Thursday, April 2, 2020
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Movie review: On the Basis of Sex

Whether you’ve seen enough comic book-based superhero movies or you’re in the mood for a true hero, check out On the Basis of Sex, starring Felicity Jones as Supreme Court Justice Ruth Bader Ginsburg and Ruth Bader Ginsburg as herself in a brief cameo.

But let’s face it: Trying to write a two-hour movie about the life of one of this nation’s premiere jurists—and releasing that film to coincide with the 25th anniversary of her appointment to the Supreme Court—is a hopeless endeavor. As such, the film quickly winds down into a mess of hagiography as a biopic. Oh, it’s well-acted, but what Justice Ginsburg did was a task beyond the ability of any movie maker to capture and retell.

Still, so much in the movie is unknown to younger viewers today, for whom a world of women being able to pursue any career they want has always been a fact of life—one in which women could argue before an appellate court, where men could become teachers, where women could serve in the military or men could work as nurses. It wasn’t always that way, and Justice Ginsburg’s work as a lawyer fighting for gender equality when more than a hundred laws were on the federal books that discriminated against men or women on the basis of sex, paved the way for the world young people now inherit.

Her life’s extraordinary work—and not so much this biopic—however, makes this an inspirational and informative film that will jerk more than a small tear from most eyes. Whether you believe men are better than women or not, the film will inspire you, much like Barack Obama’s victory brought a tear to the eye of many conservative Republicans I call my friends. If, on the other hand, you believe men and women should be treated equally under our laws, this film will reinforce your beliefs like no other story that can be told in two hours.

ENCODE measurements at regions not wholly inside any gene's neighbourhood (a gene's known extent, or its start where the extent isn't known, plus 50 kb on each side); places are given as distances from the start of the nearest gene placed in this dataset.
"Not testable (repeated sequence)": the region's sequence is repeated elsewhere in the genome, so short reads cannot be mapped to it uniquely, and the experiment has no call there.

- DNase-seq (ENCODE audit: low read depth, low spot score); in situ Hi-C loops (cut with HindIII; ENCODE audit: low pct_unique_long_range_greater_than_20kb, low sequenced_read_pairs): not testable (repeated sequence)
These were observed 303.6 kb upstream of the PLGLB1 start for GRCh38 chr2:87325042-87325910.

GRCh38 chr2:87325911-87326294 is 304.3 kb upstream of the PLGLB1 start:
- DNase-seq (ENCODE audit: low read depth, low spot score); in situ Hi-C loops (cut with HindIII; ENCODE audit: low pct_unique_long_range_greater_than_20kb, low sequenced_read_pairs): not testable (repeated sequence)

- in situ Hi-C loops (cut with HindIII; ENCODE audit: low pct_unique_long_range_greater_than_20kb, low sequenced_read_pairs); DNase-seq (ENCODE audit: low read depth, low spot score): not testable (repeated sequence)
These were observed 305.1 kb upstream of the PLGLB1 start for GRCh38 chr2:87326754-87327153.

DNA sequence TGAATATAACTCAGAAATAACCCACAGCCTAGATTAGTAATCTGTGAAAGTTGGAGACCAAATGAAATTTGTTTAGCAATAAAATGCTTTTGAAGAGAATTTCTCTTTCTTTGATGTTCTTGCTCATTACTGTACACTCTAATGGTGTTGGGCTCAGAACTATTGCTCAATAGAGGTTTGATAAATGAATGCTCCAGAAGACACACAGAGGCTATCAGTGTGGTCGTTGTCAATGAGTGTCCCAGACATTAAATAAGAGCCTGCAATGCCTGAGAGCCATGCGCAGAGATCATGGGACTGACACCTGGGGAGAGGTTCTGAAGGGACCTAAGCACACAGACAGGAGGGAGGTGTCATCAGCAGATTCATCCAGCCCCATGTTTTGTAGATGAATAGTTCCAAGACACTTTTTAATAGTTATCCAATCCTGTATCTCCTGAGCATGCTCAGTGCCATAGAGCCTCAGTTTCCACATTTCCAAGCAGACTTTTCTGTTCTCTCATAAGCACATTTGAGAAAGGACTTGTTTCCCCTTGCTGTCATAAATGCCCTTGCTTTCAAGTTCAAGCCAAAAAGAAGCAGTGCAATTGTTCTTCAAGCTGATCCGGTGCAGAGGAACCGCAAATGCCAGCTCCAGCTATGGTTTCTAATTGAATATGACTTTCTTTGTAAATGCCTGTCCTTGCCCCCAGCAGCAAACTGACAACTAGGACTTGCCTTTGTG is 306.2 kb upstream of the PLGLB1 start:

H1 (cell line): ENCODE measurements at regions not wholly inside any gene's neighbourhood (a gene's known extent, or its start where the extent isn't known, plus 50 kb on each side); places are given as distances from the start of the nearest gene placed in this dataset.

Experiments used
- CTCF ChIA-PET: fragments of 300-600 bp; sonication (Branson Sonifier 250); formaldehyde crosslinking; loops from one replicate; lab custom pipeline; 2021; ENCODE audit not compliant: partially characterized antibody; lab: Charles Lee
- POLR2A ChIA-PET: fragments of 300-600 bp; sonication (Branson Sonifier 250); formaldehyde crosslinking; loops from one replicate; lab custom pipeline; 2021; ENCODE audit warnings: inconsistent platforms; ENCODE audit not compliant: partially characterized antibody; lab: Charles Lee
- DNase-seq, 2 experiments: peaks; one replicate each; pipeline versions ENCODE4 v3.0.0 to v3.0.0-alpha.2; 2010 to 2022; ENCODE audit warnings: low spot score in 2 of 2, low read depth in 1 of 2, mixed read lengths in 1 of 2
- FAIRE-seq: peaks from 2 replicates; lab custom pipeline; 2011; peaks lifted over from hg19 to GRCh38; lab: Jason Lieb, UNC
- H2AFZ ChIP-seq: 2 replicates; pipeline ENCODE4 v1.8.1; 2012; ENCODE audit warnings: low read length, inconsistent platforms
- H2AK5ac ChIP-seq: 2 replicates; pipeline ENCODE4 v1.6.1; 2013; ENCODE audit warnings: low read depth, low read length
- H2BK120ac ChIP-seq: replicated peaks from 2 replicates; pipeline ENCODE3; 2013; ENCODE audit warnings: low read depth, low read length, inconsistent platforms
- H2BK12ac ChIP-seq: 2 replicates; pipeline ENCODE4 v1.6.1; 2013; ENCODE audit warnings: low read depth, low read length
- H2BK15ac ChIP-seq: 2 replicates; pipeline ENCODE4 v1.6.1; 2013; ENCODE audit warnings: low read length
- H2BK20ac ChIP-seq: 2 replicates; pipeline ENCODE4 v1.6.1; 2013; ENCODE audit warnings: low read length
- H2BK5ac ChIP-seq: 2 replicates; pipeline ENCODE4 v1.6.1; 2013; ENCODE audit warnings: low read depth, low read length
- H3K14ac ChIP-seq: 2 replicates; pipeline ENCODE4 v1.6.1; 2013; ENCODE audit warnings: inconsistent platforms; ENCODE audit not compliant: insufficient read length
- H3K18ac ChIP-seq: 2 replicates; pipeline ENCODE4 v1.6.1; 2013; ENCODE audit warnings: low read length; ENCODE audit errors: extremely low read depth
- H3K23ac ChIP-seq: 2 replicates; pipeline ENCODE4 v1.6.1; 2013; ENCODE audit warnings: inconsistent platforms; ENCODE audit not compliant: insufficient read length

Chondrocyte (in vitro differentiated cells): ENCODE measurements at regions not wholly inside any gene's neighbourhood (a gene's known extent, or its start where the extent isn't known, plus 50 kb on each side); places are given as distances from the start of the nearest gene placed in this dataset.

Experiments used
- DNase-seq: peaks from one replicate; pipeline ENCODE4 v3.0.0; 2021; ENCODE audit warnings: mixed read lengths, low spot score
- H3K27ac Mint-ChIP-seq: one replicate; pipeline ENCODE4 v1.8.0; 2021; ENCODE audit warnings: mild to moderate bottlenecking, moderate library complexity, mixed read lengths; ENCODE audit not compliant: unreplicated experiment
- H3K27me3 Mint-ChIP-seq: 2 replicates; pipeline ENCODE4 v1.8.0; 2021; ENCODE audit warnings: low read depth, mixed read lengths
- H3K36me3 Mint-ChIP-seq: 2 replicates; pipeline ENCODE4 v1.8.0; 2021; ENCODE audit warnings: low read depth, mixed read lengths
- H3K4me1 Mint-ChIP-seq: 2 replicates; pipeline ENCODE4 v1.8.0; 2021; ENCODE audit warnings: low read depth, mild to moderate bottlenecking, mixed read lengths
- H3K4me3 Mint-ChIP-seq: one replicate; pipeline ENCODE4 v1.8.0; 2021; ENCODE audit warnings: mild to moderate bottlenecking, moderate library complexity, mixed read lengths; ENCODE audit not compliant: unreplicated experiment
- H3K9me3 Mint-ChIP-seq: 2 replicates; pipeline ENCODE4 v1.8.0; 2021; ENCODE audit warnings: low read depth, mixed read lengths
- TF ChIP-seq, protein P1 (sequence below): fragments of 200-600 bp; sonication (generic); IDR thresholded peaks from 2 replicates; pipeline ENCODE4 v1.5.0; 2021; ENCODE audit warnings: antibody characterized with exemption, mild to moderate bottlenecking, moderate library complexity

Because the movie was released in 2018, it didn’t make the list of “things to look forward to,” as published in The Scarlet Ink, the student newspaper at Orion High School in Illinois. Here’s the list of movies they’re anticipating in 2019, along with the release dates:

  • Glass, Jan. 18
  • What Men Want, Feb. 8
  • Happy Death Day 2U, Feb. 14
  • Captain Marvel, March 3
  • Us, March 15
  • Hellboy, April 12
  • Avengers: Endgame, April 26
  • Aladdin, May 24
  • Godzilla: King Of Monsters, May 31
  • Dark Phoenix, June 7
  • Men In Black International, June 16
  • Toy Story 4, June 21
  • 47 Meters Down: Uncaged, June 28
  • Spider-Man: Far From Home, July 5
  • The Lion King, July 19
  • IT: Chapter 2, Sept. 6
  • Joker, Oct. 4
  • Zombieland 2, Oct. 11
  • Frozen 2, Nov. 27
  • Star Wars: Episode IX, Dec. 25

Now on wide release in US theaters but released on December 25, 2018, the film also stars Armie Hammer, Cailee Spaeny, and Justin Theroux. It is directed by Mimi Leder and has a runtime of about 120 minutes. We saw the movie in Towson, Maryland.

Paul Katula is the executive editor of the Voxitatis Research Foundation, which publishes this blog. For more information, see the About page.

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